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The technical part of Godel’s proof December 7, 2009

Posted by David Speyer in Number theory.
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We’ll start with a puzzle, taken from Hofstader’s Godel, Escher, Bach. In this puzzle, we are going to learn to speak in a restricted language. We will be talking about integers, so our variables will always stand for integers. We have available to us the ordinary arithmetic operations +, -, \times, and the relations =, \neq, <, \leq, >, \geq. We have the logical connectives: "AND", "OR", "NOT", "IF … THEN" and the quantifiers "THERE EXISTS" and "FOR ALL".

So we can say "p is prime", because we just say "There do not exist x and y, both \geq 2, with p=xy." Or we can say “Every nonnegative integer is a sum of four squares”; we just say “If n \geq 0 then there exist a, b, c and d such that a^2+b^2+c^2+d^2=n.” The technical phrase here is that we are speaking the first order language of integers.

Puzzle: Within this limited vocabulary, express the statement x=10^y.

Why is this puzzle important? In Godel’s proof of the undecidability of Peano Arithmetic, he took theorems and proofs and encoded them as integers. He then needed to express “P is a proof of T” as a sentence in the vocabulary of first order logic. When you think about how challenging the above puzzle is, and how much more complicated “P is a proof of T” is than “x=10^y“, this should astonish you.

There are a lot of great popular introductions to the overall structure of Godel’s proof. Most of them gloss over HOW Godel solved this technical problem. My goal in this post is to discuss precisely this point, and ignore the larger questions. I will take the view that expressing things in the first order language of arithmetic is a worthwhile goal in its own right, and will show you how surprisingly strong this language is.

Below the fold, I’ll solve the puzzle. Then I’ll show how to express some more serious ideas.

First, a basic construction:
By “r=\bmod(a,m)“, we mean “0 \leq r < m and there exists q such that a=mq+r.”
So, when we write r = \bmod(a,m), this is a statement of first order logic.

Now, without further ado, the solution:

There exist M, a and L such that

  • 1 = \bmod(L, a+0 \cdot M).
  • For all 0 \leq i < y, there exist r and s such that r=\bmod(L,a+iM), s = \bmod(L, a+(i+1)M) and s=10 * r.
  • x = \bmod(L, a+yM).

I urge you to stare at this a lot, and convince yourself that it works. For any finite sequence (r_0, r_1, \ldots, r_n); we can find (L,M,a) such that r_i = \bmod(L, a+iM).

This is the trick everything else will be based on. By giving only three integers (M,a,L), we have managed to encode an entire sequence of y+1 integers. Obviously, we could modify this trick to say “x=y!” or “x is the y-th Fibonacci number.”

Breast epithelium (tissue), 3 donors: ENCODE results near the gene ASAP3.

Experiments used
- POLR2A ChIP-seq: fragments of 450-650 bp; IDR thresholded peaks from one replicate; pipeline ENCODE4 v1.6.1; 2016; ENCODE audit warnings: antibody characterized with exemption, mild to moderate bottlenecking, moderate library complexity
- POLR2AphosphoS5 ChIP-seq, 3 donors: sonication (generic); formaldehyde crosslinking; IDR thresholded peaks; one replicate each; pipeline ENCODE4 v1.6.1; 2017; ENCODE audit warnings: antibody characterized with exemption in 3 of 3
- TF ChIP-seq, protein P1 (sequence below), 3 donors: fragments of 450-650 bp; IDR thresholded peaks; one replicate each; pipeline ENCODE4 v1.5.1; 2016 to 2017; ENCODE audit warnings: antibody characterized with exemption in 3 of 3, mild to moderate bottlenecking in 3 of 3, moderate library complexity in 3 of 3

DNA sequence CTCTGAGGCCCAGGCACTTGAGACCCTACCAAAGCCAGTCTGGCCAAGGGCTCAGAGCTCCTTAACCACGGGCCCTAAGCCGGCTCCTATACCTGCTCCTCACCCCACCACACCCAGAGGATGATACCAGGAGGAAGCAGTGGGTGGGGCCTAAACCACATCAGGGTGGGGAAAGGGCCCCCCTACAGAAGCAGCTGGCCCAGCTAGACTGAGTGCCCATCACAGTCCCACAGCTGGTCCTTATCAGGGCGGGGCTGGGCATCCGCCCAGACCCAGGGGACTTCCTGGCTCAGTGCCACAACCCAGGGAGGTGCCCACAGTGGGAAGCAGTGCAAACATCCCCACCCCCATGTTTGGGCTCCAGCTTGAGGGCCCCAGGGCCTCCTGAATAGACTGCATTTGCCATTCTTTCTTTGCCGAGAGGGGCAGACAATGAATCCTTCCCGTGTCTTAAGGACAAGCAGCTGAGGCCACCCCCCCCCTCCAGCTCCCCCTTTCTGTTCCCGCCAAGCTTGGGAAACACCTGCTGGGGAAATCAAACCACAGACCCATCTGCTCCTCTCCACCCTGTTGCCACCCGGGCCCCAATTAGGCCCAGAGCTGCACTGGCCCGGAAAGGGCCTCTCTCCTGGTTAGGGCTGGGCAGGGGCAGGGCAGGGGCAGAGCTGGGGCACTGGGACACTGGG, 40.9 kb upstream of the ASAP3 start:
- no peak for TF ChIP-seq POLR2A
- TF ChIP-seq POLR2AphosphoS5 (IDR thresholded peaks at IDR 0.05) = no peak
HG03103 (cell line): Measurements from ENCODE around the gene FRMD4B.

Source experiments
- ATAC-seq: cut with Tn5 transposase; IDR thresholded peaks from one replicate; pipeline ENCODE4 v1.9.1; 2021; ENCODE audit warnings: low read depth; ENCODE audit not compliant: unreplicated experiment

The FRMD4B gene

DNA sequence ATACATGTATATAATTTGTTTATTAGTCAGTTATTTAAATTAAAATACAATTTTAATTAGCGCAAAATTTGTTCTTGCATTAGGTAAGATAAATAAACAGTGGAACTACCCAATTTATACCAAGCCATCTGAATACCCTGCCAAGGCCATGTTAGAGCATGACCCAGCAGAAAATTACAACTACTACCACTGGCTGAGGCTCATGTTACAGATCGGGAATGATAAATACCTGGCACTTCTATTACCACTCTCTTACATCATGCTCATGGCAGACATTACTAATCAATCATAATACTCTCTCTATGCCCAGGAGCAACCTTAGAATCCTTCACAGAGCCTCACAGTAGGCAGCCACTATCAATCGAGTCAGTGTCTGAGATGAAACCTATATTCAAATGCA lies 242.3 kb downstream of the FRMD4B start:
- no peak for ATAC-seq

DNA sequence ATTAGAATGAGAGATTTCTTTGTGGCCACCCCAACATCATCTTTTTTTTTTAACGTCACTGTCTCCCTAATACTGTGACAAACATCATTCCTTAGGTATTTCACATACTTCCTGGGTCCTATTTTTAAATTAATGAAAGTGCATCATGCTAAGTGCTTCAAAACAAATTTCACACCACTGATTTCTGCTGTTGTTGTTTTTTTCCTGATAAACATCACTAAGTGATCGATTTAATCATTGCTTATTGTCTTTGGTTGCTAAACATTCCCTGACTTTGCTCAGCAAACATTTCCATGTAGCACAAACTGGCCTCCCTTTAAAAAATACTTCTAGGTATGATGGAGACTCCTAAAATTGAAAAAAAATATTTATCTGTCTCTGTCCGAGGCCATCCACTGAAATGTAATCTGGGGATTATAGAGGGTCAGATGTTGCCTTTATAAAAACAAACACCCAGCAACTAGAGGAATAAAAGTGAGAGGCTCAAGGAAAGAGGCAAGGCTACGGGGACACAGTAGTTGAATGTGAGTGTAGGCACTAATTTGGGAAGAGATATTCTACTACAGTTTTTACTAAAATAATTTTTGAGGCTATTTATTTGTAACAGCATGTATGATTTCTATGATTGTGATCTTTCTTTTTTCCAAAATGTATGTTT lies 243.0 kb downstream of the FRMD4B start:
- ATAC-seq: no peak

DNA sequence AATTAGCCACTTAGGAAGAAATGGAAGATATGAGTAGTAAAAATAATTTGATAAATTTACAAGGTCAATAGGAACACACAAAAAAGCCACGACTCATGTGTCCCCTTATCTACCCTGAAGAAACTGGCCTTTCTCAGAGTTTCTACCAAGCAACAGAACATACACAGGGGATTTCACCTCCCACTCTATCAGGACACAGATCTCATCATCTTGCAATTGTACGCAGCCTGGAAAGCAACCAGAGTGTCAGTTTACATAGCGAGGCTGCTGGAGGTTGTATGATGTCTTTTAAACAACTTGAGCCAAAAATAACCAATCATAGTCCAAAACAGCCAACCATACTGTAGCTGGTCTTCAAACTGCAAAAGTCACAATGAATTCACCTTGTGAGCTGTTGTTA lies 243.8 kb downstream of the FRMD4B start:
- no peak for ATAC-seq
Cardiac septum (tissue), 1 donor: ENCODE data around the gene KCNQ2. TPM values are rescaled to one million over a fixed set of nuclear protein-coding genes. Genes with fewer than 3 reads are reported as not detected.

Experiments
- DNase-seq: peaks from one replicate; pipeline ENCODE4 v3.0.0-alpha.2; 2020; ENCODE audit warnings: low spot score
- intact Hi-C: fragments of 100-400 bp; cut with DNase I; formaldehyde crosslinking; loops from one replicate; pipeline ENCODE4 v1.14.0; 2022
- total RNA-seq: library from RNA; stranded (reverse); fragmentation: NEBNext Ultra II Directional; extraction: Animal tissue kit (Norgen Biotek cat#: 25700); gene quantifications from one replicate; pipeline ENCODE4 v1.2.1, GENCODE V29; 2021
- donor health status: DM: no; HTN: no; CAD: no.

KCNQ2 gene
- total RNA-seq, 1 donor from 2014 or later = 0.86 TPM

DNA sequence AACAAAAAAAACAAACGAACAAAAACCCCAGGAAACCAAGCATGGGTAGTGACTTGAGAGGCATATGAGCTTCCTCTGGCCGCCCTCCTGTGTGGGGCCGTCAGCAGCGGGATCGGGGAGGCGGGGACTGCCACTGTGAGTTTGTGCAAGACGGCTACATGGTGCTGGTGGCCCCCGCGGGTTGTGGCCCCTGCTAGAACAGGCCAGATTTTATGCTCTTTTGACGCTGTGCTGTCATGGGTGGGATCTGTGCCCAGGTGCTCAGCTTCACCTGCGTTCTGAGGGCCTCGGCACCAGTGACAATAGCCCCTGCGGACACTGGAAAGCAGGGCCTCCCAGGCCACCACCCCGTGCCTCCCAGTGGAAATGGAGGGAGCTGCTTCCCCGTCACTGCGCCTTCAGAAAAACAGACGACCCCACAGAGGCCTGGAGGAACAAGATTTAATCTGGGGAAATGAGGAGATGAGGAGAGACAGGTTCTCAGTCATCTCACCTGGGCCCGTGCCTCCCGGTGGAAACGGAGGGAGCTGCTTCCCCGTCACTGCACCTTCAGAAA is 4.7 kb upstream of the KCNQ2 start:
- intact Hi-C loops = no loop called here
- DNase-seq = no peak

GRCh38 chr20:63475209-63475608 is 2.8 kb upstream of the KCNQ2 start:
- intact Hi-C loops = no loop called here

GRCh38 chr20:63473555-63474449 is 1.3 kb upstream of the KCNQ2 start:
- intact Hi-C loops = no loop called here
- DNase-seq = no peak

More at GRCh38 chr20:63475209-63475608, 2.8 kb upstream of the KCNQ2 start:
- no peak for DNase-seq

The next statement says that the 3x+1 recursion, starting at n, terminates:

There exist nonnegative integers M, a, L and t such that

  • n = \bmod(L, a+0 \cdot M).
  • For all 0 \leq i \leq t-1, there exist r and s such that r=\bmod(L,a+iM), s = \bmod(L, a+(i+1)M), if r is even then r=2s and, if r is odd, then s=3r+1.
  • 1 = \bmod(L, a+tM).

Now, we are encoding a list of length t by giving a quadruple (M,a,L,t) of positive integers. It will be convenient to have a way to encode a list by just one integer. That’s easy enough. Just take the previous example and change it to read

There is a nonnegative integer N such that there exist nonnegative integers M, a, L and t with N = \binom{M+a+L+t+3}{4} + \binom{M+a+L+2}{3} + \binom{M+a+1}{2} + \binom{M}{1} and \ldots

Of course, I use binomial coefficients as a convenient shorthand. The right hand side is some polynomial in (M,a,L,t), which we could write out in full if we wanted.

The point is, given any nonnegative integer N, there is exactly one way to express it as this sum of binomial coefficients. So we can encode four integers in one. And those four integers, in turn, can encode a list of finite length.

We’re going to be using this idea a lot, so let’s create notation. N[i] will mean “the i-th term of the list encoded by N” and \# N will be “the length of the list encoded by N.” I could always unravel this to talk about (M,aL,,t) and \bmod(L, a+iM) if I wanted to. (But I don’t!)

Here’s a nice example:

If p is prime, then there is some N with \#(N)=p+1 such that

  • \#(N[0]) = 1 and N[0][0]=1.
  • For i=1 to p, \#(N[i]) = i+1, N[i][0] = N[i][i]= 1 and, for j=1 to i-1, N[i][j+1] = N[i-1][j] + N[i-1][j+1].
  • For 1 \leq j \leq p-1, there is a k such that N[p+1][j] = pk.

Do you see what’s going on here? N is a list of lists, encoding the first p+1 rows of Pascal’s triangle. This states the (true) theorem that \binom{p}{j} is divisible by p.

The ability to talk about lists of lists is incredibly powerful. It can also be very confusing. In one of Douglass Hofstadter’s essays, he says something like: “Godel’s paper isn’t a mathematical paper at all; it’s a LISP compiler!” And, indeed, most of the length of the paper comes down to saying how to convert very simple statements about lists into very long statements about arithmetic relations between integers.